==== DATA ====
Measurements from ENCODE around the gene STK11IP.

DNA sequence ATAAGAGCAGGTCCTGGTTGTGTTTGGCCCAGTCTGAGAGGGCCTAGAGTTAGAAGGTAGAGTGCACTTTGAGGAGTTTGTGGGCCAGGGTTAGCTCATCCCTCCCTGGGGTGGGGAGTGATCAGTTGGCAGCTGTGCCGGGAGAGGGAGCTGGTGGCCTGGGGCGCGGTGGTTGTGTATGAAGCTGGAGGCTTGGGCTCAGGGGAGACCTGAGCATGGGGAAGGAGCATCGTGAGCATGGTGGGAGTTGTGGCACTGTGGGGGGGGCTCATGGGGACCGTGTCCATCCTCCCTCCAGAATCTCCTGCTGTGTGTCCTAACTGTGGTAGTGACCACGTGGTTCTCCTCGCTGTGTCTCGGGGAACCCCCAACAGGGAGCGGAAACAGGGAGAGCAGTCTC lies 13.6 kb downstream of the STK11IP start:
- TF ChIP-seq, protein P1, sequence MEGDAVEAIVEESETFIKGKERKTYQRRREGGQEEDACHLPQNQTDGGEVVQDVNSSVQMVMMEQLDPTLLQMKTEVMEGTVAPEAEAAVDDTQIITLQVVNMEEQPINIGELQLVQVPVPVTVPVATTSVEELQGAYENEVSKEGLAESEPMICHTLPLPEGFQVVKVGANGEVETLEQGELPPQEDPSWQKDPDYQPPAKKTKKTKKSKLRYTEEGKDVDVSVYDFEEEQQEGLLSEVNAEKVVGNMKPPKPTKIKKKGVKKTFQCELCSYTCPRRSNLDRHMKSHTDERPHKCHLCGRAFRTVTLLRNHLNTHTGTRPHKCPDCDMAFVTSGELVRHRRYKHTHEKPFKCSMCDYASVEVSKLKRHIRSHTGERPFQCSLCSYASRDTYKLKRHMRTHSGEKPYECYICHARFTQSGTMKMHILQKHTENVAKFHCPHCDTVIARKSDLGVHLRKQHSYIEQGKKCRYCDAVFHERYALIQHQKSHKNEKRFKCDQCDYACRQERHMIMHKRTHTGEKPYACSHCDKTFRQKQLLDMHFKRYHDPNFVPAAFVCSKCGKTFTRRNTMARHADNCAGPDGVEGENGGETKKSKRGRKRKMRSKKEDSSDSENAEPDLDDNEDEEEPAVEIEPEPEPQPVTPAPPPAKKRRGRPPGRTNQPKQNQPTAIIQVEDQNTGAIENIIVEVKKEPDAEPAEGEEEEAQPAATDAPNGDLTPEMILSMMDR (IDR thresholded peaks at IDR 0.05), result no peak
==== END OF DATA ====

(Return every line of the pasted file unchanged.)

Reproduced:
Measurements from ENCODE around the gene STK11IP.

DNA sequence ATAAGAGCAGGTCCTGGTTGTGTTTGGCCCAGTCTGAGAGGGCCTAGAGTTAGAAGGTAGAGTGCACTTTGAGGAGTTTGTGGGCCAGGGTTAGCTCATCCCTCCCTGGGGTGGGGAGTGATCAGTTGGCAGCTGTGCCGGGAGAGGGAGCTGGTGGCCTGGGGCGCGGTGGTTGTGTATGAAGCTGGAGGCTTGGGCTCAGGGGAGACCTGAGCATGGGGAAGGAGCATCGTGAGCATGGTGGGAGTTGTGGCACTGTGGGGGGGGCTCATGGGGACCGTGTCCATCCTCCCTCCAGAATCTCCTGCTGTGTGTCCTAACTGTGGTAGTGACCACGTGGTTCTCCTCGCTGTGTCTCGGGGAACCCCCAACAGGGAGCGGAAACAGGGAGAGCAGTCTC lies 13.6 kb downstream of the STK11IP start:
- TF ChIP-seq, protein P1, sequence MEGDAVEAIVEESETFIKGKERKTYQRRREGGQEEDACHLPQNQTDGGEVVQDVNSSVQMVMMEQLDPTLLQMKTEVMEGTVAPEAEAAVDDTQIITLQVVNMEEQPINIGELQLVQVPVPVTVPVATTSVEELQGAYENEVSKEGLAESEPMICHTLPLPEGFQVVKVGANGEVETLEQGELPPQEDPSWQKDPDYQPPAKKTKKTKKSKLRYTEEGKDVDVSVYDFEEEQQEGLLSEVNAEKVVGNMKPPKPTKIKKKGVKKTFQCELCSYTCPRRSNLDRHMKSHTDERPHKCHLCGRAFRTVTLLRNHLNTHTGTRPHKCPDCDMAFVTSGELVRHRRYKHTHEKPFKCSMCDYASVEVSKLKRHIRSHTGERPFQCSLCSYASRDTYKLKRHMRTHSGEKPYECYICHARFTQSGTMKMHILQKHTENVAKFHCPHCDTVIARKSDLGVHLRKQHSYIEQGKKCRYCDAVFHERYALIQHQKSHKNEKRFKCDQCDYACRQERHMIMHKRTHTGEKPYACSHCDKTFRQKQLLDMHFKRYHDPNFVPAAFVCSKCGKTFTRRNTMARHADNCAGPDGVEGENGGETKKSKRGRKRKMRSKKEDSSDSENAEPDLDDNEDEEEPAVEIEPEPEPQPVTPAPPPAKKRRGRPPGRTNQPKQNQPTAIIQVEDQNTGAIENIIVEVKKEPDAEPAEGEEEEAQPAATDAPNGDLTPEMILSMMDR (IDR thresholded peaks at IDR 0.05), result no peak